Predicting that Barack Obama “would be the most anti-gun president in American history,” the National Rifle Association has announced plans to spend $15 million to help defeat the Democratic presidential hopeful.
Obama has said he has “no intention of taking away folks’ guns” and that he believes strongly in the Second Amendment, the right to keep and bear arms. But his apparent support for strict handgun bans in Washington, D.C., and elsewhere worries gun advocacy groups such as the NRA.
Obama’s mixed messages on the issue surfaced in June, when he expressed qualified agreement with the U.S. Supreme Court ruling that Second Amendment rights belong not only to government-controlled militias but also to individual Americans.
Although Obama says one thing in public and another in private, the NRA aims to define him by the kinds of legislation for which he has spoken and voted.
When he was a candidate for the Illinois Senate in 1996, a political questionnaire in his name answered “Yes” to a question of whether supported state legislation to “ban the manufacture, sale and possession of handguns?” When this was reported, Obama’s campaign claimed that a staffer had filled out the questionnaire and given answers the candidate never approved.
“No, my writing wasn’t on that particular questionnaire,” Obama told ABC News anchor Charlie Gibson. “As I said, I have never favored an all-out ban on handguns.”
But Factcheck.org said, “Actually, Obama’s writing was on the 1996 document.” Factcheck.org, of the University of Pennsylvania’s Annenberg Public Policy Center, described his statement as misleading. A margin note on the questionnaire in Obama’s handwriting indicated his approval. The journal Politico also confirmed that Obama had verbally verified his views with members of the liberal group that gave this questionnaire to state candidates.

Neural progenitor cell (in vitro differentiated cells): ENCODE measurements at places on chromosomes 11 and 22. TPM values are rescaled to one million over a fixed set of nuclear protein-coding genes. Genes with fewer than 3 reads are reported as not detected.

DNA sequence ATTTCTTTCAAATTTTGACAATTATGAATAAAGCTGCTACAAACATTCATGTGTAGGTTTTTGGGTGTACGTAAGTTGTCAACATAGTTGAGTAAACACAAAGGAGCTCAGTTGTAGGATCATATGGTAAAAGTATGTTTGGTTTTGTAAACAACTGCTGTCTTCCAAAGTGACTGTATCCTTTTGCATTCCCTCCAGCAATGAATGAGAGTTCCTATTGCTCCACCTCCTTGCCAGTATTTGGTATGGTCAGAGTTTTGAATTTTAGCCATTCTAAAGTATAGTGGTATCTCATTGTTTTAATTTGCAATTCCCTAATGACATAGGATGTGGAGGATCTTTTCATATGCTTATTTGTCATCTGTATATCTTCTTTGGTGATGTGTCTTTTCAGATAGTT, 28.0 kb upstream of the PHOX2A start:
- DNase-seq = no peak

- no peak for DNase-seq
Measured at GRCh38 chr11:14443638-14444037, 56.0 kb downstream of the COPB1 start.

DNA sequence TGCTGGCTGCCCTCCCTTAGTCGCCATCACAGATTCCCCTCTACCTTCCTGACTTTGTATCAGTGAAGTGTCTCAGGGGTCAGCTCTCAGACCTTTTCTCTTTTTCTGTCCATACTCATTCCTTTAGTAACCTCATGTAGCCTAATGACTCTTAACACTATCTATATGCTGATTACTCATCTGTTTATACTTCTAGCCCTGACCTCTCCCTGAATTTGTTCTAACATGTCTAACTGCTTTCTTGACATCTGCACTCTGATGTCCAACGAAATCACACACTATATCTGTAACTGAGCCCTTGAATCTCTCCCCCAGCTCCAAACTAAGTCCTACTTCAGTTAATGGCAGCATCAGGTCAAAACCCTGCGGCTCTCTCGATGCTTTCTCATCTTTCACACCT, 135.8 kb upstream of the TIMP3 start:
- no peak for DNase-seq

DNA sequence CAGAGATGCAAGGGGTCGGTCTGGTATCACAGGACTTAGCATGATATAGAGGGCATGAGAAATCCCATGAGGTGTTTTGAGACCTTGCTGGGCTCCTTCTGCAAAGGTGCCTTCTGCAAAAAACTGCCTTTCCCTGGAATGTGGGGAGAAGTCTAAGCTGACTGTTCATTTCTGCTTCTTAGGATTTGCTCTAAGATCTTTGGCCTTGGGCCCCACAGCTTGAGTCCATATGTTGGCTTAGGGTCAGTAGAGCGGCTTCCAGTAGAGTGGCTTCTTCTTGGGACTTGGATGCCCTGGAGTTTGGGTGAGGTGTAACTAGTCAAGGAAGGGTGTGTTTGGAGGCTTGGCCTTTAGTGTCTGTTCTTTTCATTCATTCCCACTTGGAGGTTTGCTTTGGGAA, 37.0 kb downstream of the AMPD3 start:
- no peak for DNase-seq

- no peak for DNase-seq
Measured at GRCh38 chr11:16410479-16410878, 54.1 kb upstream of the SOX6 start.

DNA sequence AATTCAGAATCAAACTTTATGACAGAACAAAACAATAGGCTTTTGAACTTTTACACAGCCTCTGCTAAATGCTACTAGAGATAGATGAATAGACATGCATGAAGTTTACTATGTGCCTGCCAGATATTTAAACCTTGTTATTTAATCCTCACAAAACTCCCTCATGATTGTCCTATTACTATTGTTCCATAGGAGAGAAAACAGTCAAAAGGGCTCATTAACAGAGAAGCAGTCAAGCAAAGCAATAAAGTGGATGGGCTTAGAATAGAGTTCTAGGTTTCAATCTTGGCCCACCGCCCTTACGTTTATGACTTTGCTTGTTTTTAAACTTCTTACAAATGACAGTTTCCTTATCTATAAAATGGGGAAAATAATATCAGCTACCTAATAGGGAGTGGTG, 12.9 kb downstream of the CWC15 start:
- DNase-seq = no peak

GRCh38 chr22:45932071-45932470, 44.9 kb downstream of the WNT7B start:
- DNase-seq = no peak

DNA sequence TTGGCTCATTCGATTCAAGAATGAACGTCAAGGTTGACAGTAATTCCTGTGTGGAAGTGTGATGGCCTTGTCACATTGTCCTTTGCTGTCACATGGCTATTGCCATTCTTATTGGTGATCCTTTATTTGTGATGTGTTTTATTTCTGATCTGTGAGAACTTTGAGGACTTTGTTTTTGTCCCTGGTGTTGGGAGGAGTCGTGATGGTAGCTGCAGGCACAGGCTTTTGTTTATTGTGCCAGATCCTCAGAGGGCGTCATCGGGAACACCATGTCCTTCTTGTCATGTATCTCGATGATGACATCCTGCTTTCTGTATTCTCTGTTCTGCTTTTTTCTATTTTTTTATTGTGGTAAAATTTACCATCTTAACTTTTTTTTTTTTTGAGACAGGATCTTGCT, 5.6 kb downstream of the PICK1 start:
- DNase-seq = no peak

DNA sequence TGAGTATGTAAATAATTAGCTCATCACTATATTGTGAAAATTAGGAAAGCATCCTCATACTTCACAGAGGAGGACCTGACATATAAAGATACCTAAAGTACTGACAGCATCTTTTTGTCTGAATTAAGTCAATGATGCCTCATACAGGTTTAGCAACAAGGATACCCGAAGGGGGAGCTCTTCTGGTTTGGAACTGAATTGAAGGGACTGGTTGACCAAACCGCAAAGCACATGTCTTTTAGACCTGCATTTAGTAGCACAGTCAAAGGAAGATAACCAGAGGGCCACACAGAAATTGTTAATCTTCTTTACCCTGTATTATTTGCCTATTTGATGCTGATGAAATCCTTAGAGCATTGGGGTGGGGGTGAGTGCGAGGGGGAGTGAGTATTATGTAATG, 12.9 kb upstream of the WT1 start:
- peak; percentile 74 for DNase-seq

“I am not in favor of concealed weapons,” he told the Pittsburgh Tribune. “I think that creates a potential atmosphere where more innocent people could [get shot during] altercations.”
Despite his statement that “Chicago is different from Cheyenne,” the Feb. 20, 2004, Chicago Tribune quoted Obama saying: “National legislation will prevent other states’ flawed concealed-weapons laws from threatening the safety of Illinois residents.” In other words, he backed federal legislation to abolish local and state laws that now permit the concealed carrying of handguns.
Obama also has supported legislation to ban gun stores within 5 miles of any school or park, which the NRA plausibly argues could close down 90 percent of all existing gun stores in America.
Obama has advocated limiting gun purchases to one a month; restricting how many bullets a gun may carry; requiring technologies that permit a gun to be fired only by its legal owner (and that, if based on a computer chip, would allow the gun to be “turned off” at a distance); and micro-stamping that, in effect, could make it illegal for gun owners to reload their own ammunition.
Obama has supported outlawing assault weapons, defined in a way that could be interpreted to include virtually every semiautomatic weapon, even double-action revolvers. He has voted to outlaw ammunition designed to penetrate a law enforcement officer’s bulletproof vest, which could arbitrarily be interpreted to include nearly every cartridge used to hunt game such as deer.
Unless “you’re seeing a lot of deer out there wearing bullet-proof vests,” Obama said jokingly during a 2004 debate, “then there is no purpose for many of the guns” citizens have been allowed to buy.
Article (it reads like an op-ed) here.